We recently ran the first Rapid Testing Intensive on Orcas Island. One of the outcomes of this, as I have promised, is a public test report on what happened. This is my report report. I am reporting on my reporting…

What was the “Rapid Testing Intensive”?

Oh, it was just the most realistic and ambitious test training event ever. Sorry if you missed it. We (17 testers onsite and nearly ninety online) tested a part of eBay for four solid days, finding many important bugs. But it was more about training and coaching than bug finding.

Where am I with this report?

I am actually creating several reports. One is a report about our process. This is meant for people curious about Rapid Testing methodology, and in it I will contrast what we did with the “traditional” approach. I will also create a report for our primary client, eBay, whose software we tested.

There’s a lot to do and I am plugging away. I just finished the usability testing roll-up report. I’m going through 320+ bug reports now. Here’s my overall todo list:

Analyze HipChat traffic

  • who was talking most?
  • who was being responded to most?
  • when were people talking most?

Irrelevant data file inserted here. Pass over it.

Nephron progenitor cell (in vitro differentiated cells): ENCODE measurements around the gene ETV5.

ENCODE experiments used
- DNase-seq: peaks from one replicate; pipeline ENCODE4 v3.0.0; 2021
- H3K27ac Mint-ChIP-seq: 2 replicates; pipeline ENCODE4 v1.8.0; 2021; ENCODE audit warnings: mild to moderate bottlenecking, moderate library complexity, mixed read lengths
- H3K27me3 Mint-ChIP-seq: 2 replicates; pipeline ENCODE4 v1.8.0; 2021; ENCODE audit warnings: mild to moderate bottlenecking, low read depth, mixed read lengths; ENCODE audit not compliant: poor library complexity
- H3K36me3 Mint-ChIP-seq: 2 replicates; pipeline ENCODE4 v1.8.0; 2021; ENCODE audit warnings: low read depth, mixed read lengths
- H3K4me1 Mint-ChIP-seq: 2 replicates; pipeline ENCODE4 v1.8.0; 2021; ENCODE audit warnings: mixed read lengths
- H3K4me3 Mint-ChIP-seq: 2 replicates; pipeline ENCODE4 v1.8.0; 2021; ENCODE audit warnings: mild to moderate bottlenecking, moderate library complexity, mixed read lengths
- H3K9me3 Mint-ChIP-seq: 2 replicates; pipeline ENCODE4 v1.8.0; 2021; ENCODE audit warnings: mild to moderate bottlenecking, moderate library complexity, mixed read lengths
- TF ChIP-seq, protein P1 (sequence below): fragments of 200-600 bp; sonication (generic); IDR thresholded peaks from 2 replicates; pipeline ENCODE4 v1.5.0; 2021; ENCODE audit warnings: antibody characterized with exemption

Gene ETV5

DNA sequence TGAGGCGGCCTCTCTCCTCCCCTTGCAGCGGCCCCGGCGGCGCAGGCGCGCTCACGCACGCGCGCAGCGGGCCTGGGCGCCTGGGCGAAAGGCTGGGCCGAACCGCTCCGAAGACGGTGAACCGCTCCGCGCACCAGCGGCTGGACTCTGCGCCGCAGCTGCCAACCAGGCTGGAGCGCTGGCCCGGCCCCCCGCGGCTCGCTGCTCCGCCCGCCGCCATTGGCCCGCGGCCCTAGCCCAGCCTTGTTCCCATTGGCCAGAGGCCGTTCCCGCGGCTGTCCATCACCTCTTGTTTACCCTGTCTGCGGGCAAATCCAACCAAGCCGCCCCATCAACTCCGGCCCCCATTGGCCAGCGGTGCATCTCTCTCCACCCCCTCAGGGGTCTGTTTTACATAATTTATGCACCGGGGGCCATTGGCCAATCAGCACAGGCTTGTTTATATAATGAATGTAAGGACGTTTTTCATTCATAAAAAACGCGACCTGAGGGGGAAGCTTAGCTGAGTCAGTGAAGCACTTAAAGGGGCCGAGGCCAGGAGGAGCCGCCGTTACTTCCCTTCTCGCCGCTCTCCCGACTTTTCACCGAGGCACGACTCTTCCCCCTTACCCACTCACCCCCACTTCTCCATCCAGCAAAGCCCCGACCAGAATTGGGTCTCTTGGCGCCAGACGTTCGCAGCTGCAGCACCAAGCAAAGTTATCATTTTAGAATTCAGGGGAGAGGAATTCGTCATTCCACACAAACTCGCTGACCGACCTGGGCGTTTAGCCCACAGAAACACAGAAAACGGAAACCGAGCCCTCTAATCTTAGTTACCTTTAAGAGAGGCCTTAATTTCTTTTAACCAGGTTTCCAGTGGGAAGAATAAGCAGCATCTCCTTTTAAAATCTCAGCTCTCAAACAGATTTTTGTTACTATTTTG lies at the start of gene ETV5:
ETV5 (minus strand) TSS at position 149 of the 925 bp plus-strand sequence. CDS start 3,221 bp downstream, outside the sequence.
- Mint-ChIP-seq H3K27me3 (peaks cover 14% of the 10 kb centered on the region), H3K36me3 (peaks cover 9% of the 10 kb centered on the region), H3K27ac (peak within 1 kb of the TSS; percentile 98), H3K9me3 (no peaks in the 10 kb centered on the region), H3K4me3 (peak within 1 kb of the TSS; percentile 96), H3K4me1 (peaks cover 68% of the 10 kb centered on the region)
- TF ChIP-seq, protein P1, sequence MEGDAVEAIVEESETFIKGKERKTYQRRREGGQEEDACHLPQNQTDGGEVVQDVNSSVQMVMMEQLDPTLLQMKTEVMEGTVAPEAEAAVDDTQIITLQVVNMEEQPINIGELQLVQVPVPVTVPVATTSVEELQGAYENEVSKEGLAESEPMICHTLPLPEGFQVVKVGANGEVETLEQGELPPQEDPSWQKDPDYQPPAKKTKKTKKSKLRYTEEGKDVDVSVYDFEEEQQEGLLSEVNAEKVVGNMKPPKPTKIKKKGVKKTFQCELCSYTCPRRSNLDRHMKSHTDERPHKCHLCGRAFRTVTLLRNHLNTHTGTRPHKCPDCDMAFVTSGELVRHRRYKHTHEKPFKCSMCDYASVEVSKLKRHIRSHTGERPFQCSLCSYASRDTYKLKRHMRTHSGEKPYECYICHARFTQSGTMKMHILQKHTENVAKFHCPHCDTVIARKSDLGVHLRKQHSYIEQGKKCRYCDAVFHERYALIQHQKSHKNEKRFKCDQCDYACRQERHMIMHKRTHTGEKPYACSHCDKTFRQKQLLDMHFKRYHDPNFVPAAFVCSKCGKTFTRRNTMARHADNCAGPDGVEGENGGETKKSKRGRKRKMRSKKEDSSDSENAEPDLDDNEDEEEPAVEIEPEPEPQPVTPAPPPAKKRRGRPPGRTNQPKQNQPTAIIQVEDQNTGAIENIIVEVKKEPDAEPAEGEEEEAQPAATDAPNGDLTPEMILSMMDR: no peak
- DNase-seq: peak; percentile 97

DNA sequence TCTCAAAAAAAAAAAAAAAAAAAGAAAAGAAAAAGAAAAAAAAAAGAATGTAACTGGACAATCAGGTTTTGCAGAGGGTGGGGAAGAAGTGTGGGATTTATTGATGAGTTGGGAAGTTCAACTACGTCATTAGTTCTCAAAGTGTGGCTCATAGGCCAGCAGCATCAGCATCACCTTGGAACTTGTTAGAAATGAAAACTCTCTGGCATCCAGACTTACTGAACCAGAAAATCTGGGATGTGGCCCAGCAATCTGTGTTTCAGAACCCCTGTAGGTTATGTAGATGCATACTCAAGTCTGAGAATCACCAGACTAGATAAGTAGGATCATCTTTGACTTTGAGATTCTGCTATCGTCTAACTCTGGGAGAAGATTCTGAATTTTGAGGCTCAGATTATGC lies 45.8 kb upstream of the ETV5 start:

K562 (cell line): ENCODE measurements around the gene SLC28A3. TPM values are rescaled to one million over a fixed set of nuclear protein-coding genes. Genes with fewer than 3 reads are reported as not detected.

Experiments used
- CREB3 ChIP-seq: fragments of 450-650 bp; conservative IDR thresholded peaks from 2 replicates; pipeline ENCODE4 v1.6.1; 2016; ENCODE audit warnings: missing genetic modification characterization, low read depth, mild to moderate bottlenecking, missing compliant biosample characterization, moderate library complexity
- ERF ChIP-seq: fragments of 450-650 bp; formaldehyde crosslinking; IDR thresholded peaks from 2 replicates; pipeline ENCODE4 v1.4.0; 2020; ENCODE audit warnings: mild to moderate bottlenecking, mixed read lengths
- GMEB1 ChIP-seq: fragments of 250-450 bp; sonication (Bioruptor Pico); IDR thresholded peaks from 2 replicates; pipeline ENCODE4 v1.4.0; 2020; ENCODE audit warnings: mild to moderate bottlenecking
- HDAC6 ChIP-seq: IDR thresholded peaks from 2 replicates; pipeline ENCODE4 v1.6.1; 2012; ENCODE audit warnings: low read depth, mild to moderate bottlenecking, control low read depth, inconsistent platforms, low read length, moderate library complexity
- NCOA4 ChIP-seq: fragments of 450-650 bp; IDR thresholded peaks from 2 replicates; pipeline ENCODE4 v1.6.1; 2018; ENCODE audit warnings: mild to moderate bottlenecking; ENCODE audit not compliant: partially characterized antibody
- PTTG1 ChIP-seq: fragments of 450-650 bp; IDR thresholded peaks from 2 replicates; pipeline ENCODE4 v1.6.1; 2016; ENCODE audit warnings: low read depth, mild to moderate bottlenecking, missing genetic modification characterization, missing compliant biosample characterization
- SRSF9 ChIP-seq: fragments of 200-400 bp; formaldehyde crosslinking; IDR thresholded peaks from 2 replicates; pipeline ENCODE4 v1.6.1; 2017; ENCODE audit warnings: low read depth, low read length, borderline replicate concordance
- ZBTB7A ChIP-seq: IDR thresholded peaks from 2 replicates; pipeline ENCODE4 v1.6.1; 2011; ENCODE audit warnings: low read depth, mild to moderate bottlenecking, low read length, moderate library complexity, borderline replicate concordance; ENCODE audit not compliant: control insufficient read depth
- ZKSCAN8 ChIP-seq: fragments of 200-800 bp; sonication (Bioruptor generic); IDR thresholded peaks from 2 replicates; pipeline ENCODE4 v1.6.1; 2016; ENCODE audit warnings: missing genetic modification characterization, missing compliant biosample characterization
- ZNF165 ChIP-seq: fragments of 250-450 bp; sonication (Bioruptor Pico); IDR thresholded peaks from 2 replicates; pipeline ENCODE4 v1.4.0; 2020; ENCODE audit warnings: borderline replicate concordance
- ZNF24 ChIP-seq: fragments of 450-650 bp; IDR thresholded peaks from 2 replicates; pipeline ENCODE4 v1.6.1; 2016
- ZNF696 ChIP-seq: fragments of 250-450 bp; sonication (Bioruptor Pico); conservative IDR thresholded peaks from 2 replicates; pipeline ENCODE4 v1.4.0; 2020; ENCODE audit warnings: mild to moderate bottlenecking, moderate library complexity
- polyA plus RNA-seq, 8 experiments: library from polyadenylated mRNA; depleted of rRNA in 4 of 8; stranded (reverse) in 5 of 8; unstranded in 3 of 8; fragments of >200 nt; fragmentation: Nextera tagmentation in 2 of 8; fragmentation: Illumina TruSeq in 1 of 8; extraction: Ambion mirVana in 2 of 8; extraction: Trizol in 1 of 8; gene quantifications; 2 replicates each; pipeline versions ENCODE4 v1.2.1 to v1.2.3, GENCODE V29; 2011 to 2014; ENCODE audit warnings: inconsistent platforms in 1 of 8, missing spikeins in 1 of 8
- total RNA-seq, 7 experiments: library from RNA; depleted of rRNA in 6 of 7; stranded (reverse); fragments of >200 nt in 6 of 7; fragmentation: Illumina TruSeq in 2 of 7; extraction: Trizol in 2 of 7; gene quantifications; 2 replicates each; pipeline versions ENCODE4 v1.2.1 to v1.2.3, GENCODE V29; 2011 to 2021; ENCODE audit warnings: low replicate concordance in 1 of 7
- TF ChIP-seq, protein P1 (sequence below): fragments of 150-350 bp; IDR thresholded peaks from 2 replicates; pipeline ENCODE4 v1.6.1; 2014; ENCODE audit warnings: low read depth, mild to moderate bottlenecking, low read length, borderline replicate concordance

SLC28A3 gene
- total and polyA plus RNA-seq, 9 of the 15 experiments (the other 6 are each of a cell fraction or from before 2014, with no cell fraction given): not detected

• were conversations more social or technical?
  • what proportion of the conversation were people seeking information, and what proportion were people providing information?
  • was HipChat helpful in coordinating a worldwide testing effort?

Analyze bug list

  • Assess bug report quality
  • Reproduce bugs
  • Close duplicates and non-bugs
  • Add labels and categorize according to risk
  • What did eBay know about before we started?
  • What does eBay consider important that we found?

Produce “official” test coverage outline

  • Analyze student TCOs

Produce “official” Risk List

Produce official sequence of events

Describe our test activities

  • Analyze student test session reports

Describe what we did not test

Analyze tools used

Identify outstanding student work

Write report narrative and summary

How “Rapid” is this?

Yeah, this seems like a lot of work and yes it will take a while (I’m working evenings on it while teaching during the day). But this is because it’s a seminar and demonstration project. In a real project, our reporting (other than the bug list itself) is either oral, or expressed in brief written statements. On a normal project, once we get organized (after a few days if it’s a new project) reporting gets pretty easy.